A Twitter discussion on 'Data Tsunami' myth




Participants:


@disruptivedean - Dean Bubley
@StevenJCrowley - Steve Crowley
@WhatTheBit - Stefan Constantine
@labboudles - Leila Abboud
@twehmeier - Thomas Wehmeier
@jamncl4 - Jonathan Morgan
@wifidave - Dave Wright



@disruptivedean: Data tsunami myth washing further out to sea: Telefonica mobile data grew 35% YoY to Q1, vs. data rev growth of 28%. http://www.telefonica.com/en/shareholders_investors/html/financyreg/resultados2012.shtml


@disruptivedean: Increasingly convinced that some cellular data growth numbers & forecasts are over-inflated - mainly to sway regulators on spectrum policy

@StevenJCrowley: Wonder how much of Telefonica lower data growth is from Spain's unusually bad economy versus normal "S curve"

@twehmeier: Did you see that shockingly unbalanced story on data traffic in FT? Pure spin. Telefonica is v representative of Euro ops. The other factor is vendors perpetuating the myth to sell their products and services

@WhatTheBit: you should do some research into operator spectrum holdings versus actual utilization, I'm sure the results would B shocking

@twehmeier: The other factor is vendors perpetuating the myth to sell their products and services

@disruptivedean: Don't think Spanish economy that much an issue. Growth been flattening in UK & Germany for a while - http://disruptivewireless.blogspot.co.uk/2011/11/smoking-gun-i-think-o2-uk-has-falling.html


@disruptivedean: The contrast in attitude between TF corporate vs. TF Digital is striking sometimes.

@labboudles: that's interesting, is it typical of others ops numbers, ie data makes them money so stop whining abt capex/google?

@disruptivedean: It's certainly true for VF in Europe - they have faster data rev growth than traffic growth. Caps/tiers fixed the problem


@disruptivedean: Basic pricing tiers/caps + user-controlled WiFi have "fixed" the problem. Has undermined need for more complex solutions & tech

@twehmeier: Indeed. amazes me how little emphasis placed on imprtnce of pricing. Next prob will be working out how to bring traffic back

@disruptivedean: Yes, especially with LTE - in some places/networks we're heading for overcapacity. Not quite as bad as fibre in 2001, but scary

@twehmeier: And that will likely lead to more naive pricing models that only serve to accelerate self-commoditisation of value of data!


@twehmeier: Telenor firsy reported faster data revenue growth versus traffic back in 2010. And that's in some of the world's most advanced smartphone and MBB markets...

@labboudles: thought so since that was case in France, but admit had not looked at all ops trends

@disruptivedean: Also beware that some operators (eg AT&T) have started adding in WiFi hotspot traffic to bump up the numbers

@twehmeier: Shameless lobbying....

@labboudles: where is there overcapacity?! Places where LTE has been built and already used?

@twehmeier: imagine a market where Wi-Fi is ubiquitous and all operators deploy LTE on top of pre-existing HSPA/HSPA+. And remember average utilisation of European 3G networks is typically only in the 35-40% range and pretty steady

@labboudles: that's a ways off in real world though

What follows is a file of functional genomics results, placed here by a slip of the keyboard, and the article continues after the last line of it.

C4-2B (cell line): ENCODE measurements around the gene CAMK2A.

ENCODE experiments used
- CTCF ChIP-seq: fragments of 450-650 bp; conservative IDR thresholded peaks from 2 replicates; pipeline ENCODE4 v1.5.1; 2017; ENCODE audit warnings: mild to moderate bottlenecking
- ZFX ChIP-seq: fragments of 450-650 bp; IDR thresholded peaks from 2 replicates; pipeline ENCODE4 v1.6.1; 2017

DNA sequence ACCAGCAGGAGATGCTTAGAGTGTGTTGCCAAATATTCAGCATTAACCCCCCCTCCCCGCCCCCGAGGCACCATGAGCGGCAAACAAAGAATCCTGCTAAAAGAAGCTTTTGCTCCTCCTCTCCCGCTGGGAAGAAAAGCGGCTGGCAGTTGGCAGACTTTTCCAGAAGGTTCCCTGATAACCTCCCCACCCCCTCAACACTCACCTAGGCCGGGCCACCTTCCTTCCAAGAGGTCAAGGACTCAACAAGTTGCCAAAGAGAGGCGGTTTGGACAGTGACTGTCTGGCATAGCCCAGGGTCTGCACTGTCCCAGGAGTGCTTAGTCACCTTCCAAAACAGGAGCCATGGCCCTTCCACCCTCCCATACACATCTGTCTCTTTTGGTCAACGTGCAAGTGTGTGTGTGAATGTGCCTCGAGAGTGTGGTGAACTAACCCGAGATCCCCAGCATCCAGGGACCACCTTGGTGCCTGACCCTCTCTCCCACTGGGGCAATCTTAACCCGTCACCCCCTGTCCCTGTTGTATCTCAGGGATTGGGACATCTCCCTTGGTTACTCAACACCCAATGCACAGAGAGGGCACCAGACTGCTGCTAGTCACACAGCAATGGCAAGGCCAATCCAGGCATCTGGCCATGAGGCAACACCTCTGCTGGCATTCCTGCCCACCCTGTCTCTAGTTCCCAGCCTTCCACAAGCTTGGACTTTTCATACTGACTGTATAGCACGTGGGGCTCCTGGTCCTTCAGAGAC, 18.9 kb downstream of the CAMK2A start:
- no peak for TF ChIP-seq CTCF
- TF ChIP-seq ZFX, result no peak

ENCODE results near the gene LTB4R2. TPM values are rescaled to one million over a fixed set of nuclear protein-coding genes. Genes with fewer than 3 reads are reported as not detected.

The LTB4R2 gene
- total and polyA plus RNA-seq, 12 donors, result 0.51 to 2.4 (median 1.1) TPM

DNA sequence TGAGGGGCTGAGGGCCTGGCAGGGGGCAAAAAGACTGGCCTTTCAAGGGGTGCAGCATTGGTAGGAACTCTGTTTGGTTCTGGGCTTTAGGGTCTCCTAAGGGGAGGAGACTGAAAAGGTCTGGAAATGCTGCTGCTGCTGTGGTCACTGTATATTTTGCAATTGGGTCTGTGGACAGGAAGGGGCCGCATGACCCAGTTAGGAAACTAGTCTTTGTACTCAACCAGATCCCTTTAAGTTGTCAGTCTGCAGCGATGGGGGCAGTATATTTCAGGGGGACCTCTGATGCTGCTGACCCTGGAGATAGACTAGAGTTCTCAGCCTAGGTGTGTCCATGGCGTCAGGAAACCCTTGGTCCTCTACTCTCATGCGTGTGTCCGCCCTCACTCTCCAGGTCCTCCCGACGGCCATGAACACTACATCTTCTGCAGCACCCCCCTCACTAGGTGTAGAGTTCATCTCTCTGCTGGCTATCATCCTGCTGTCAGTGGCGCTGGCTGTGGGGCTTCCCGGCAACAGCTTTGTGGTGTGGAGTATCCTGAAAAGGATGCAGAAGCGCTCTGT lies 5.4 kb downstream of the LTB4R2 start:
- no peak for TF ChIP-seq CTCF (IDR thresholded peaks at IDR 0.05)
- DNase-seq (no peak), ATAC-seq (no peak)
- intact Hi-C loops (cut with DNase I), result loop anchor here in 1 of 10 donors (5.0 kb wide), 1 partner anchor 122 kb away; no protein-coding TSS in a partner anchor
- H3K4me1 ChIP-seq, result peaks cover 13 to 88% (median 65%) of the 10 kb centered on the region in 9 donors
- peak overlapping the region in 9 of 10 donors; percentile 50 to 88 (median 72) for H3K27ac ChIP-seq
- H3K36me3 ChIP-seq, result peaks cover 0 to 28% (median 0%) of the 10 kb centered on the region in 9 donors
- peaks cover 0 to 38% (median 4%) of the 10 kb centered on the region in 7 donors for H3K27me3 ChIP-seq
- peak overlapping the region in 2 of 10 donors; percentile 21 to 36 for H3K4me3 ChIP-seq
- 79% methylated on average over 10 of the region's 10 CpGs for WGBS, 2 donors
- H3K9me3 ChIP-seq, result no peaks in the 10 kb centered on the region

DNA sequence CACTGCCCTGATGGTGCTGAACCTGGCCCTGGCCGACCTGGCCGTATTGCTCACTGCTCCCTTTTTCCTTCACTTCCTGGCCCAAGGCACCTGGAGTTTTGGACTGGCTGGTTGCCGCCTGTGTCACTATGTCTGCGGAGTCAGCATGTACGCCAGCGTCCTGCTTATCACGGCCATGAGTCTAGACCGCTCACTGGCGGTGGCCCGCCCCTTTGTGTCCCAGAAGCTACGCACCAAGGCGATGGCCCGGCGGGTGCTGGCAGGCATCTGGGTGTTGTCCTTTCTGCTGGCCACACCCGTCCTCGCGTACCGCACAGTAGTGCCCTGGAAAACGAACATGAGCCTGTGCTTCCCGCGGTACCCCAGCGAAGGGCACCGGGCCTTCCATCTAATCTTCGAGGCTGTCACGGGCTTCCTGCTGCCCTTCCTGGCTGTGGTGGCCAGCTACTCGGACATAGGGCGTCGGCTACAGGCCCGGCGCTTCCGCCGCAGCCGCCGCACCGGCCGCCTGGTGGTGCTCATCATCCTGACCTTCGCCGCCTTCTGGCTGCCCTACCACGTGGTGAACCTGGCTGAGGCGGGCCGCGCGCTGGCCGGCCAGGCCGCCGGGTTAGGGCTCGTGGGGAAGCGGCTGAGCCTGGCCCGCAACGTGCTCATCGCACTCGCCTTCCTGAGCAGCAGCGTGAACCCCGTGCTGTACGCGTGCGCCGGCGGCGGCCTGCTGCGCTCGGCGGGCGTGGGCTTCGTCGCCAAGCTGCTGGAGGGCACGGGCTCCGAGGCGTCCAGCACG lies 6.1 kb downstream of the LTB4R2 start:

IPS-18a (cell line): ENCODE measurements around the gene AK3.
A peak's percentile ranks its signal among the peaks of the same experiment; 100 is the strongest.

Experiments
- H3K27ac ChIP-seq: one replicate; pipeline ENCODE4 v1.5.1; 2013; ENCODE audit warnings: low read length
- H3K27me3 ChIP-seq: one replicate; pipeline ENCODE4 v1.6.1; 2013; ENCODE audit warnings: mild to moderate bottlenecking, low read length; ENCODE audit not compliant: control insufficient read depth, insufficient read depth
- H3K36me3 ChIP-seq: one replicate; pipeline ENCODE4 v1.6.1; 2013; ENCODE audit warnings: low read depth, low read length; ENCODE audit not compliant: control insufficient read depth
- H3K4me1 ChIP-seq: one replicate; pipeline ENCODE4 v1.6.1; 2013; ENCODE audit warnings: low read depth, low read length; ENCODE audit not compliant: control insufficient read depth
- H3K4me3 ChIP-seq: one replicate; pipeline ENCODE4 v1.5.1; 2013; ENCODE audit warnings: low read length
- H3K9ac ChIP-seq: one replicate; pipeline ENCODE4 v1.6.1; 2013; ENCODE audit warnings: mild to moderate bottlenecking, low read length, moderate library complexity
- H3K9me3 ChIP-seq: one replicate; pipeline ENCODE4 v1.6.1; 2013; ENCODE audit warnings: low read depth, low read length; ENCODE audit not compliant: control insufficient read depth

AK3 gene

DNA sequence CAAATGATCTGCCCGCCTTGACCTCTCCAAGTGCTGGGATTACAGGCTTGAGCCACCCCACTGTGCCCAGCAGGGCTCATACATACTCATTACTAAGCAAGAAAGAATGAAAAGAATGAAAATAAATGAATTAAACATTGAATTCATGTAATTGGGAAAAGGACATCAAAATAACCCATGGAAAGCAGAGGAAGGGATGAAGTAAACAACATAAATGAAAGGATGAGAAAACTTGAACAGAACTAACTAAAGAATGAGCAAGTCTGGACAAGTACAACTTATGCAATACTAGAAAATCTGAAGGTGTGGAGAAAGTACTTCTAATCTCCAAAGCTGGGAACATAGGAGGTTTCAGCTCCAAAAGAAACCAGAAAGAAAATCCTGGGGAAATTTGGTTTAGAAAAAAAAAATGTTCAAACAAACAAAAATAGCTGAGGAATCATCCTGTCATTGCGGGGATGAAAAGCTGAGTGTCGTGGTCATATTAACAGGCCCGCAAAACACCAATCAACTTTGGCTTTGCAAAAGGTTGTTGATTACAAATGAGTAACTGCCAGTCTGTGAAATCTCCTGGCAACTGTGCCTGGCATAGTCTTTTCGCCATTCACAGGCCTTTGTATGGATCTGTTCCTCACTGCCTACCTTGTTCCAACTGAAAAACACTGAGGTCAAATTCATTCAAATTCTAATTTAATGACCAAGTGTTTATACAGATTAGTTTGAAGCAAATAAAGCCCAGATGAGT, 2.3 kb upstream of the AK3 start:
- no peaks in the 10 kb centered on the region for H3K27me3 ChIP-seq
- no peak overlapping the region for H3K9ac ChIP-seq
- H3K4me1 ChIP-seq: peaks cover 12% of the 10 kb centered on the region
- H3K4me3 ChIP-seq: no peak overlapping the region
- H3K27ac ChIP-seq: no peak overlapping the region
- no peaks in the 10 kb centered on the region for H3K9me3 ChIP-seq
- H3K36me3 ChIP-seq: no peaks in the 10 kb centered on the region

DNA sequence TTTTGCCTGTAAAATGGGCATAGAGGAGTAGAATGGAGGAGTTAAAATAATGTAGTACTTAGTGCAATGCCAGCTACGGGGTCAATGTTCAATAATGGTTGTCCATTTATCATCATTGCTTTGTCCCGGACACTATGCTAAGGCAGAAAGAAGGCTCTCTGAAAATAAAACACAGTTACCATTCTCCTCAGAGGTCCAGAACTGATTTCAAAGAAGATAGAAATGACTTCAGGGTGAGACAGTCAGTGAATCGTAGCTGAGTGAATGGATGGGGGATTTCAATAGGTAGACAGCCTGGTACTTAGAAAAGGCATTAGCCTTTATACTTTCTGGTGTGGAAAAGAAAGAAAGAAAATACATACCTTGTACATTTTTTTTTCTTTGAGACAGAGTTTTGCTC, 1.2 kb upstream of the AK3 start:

@labboudles: ok that I just don't understand, then why is my user experience of mobile Internet so crap n London, Paris ?

@disruptivedean: Depends how you calculate it. Bear in mind many MNOs don't "light up" all spectrum initially, but add extra capacity


@disruptivedean: Plenty of other bottlenecks - most notable is poor coverage, could be backhaul, stuff in core network, even DNS etc


@disruptivedean: Congestion often caused by too much signalling (setting up/tearing down IP conxns), not sheer data "tonnage"

@jamncl4: Actually I think we are also seeing the impact of the shift from laptops to tablets and smartphones


@jamncl4: People can't afford multiple data plans so they shift from laptop to Smartphones which inherently use less data

@wifidave: How did you arrive at 35%/28%? I found 15.4% YoY in "mobile data revenue", and couldn't find traffic figures.

@jamncl4: Same with tablets which also pull usage away from laptop except most tablets are wifi only


@jamncl4: WiFi is in enough places that I can't justify two data plans so I stick to wifi tablet and data pla smartphone

@disruptivedean: It's on page 6 of the results presentation, showing rapid convergence of traffic & revenue growth

@jamncl4: The smartphone will take a few years to catch up to laptops in terms of data requirements thus "slowdown" growth

@disruptivedean: Bear in mind rising % of people don't have "plans" but use PAYG for data. But yes, dongle traffic falling, phone rising

@jamncl4: But Smartphone require higher signaling than laptops due to apps & power saving techniques;massive signal growth

@disruptivedean: Tablet/laptop substitution (or not) largely irrelevant as both are generally WiFi-only & will most likely stay that way

@jamncl4: Multi device plans could be interesting moving forward and there impact on this


@jamncl4: I disagree. Majority of traffic has come from laptops in past so more wifi & tablets reduces the traffic

@wifidave: @disruptivedean OK, I see. The 27% is a subset of the 15.4%.

@jamncl4: I think the real issue is that people don't want to pay for 2 plans & the 1 plan in general is Smartphone for now. Multidevice PAYG plans will be interesting on their impact.

@wifidave: Ponder this > Assuming TF #s are cell data, they represent a mobile data Traffic/Rev YoY growth ratio of 1.29:1 . The same ratio for #ChinaMobile in Q4'11 was 1.28:1 . For #ChinaMobile, cell data grew at 56.1% traffic and 43.5% revenues.